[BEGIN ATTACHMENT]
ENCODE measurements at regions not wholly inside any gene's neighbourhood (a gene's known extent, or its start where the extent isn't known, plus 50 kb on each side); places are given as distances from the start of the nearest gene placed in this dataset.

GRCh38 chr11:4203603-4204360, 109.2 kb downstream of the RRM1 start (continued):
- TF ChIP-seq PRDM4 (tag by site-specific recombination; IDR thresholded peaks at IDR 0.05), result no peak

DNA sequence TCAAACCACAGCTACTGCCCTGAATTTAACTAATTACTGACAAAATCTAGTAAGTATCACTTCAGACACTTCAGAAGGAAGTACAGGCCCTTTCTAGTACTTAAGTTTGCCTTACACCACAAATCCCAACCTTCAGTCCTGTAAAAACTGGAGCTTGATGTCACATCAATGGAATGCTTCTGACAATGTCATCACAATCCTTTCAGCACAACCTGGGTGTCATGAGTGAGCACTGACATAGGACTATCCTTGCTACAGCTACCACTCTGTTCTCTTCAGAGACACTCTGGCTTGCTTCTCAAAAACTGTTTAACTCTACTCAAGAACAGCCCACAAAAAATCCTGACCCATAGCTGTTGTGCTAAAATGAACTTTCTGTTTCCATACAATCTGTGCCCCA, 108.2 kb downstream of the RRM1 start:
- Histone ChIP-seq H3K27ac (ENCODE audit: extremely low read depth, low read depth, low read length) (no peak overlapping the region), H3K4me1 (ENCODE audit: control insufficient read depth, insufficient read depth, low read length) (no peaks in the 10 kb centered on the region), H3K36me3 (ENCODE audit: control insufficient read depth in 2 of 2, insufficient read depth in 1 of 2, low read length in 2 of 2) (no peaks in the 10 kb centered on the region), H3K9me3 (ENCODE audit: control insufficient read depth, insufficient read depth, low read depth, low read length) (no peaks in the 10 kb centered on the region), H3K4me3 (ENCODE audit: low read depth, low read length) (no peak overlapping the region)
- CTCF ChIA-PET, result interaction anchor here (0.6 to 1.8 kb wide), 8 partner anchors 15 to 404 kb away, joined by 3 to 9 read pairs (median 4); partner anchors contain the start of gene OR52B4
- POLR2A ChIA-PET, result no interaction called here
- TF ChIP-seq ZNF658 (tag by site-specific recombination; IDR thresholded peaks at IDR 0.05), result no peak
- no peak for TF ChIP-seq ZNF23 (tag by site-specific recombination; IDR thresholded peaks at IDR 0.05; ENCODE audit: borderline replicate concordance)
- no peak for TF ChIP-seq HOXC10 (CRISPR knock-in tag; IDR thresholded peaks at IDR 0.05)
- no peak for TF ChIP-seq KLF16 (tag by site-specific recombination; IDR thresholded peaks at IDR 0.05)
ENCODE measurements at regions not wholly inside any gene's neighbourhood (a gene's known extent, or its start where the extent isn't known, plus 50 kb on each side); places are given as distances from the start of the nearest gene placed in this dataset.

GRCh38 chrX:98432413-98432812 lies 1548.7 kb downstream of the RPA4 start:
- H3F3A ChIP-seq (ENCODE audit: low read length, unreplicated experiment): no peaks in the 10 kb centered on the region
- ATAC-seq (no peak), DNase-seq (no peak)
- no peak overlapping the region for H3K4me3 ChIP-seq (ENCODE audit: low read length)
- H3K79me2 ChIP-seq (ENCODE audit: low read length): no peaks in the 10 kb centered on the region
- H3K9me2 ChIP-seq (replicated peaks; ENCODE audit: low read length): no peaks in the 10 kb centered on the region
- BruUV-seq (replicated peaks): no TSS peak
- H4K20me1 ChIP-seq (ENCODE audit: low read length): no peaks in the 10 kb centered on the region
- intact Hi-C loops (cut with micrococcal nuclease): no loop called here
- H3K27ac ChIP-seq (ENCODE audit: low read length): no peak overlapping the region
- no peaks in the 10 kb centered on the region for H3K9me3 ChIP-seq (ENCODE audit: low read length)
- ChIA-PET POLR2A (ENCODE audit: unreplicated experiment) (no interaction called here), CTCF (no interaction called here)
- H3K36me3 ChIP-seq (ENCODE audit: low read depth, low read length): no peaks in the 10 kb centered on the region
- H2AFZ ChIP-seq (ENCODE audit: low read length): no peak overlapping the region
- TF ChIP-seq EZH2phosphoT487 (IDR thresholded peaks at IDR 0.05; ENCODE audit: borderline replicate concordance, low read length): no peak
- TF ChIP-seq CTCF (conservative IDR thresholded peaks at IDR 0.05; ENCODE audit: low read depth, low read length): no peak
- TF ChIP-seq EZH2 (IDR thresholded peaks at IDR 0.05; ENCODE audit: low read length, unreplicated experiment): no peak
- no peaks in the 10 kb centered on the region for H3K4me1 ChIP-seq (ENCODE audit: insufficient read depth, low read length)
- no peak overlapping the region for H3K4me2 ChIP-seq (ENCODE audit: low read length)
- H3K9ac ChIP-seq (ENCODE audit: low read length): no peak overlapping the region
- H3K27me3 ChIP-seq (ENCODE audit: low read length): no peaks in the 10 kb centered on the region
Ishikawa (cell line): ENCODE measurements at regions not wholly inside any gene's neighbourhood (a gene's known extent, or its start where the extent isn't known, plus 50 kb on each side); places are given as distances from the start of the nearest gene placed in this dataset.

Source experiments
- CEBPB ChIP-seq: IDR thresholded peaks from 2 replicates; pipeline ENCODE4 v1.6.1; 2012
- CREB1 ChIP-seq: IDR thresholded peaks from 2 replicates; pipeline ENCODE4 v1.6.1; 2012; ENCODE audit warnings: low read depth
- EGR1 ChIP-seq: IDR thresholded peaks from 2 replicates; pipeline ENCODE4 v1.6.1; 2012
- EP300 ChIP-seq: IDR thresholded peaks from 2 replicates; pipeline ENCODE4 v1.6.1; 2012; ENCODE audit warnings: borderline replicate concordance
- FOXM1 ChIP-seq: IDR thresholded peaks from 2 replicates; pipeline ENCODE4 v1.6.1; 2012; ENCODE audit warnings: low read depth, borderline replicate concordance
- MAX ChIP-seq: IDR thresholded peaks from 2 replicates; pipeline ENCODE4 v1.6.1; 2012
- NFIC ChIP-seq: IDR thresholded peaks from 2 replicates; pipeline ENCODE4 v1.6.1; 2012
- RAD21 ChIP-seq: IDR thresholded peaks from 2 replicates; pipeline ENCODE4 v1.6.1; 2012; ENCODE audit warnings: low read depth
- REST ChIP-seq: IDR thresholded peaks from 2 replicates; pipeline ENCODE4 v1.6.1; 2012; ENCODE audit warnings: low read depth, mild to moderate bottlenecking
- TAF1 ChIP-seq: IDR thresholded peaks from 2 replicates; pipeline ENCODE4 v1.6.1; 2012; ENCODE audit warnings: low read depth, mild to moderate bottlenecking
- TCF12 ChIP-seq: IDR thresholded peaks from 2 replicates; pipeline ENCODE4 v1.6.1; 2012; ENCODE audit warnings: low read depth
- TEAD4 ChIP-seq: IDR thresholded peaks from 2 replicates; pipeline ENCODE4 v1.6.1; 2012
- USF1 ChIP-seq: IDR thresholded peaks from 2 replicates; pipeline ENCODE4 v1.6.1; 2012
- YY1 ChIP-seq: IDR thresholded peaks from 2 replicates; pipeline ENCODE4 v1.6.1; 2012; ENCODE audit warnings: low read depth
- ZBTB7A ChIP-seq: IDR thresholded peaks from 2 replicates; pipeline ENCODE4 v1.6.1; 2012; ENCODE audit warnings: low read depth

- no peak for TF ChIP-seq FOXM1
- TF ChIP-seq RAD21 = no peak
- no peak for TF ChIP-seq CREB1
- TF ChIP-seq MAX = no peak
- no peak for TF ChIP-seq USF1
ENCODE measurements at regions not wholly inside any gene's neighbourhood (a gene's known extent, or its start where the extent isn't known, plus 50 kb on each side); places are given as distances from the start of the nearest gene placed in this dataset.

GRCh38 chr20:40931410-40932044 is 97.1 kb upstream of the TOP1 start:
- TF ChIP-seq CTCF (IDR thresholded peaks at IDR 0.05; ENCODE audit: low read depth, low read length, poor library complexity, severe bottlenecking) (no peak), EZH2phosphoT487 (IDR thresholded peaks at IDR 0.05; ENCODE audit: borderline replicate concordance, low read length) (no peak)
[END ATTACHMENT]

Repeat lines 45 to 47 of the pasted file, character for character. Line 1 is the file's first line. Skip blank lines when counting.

- TAF1 ChIP-seq: IDR thresholded peaks from 2 replicates; pipeline ENCODE4 v1.6.1; 2012; ENCODE audit warnings: low read depth, mild to moderate bottlenecking
- TCF12 ChIP-seq: IDR thresholded peaks from 2 replicates; pipeline ENCODE4 v1.6.1; 2012; ENCODE audit warnings: low read depth
- TEAD4 ChIP-seq: IDR thresholded peaks from 2 replicates; pipeline ENCODE4 v1.6.1; 2012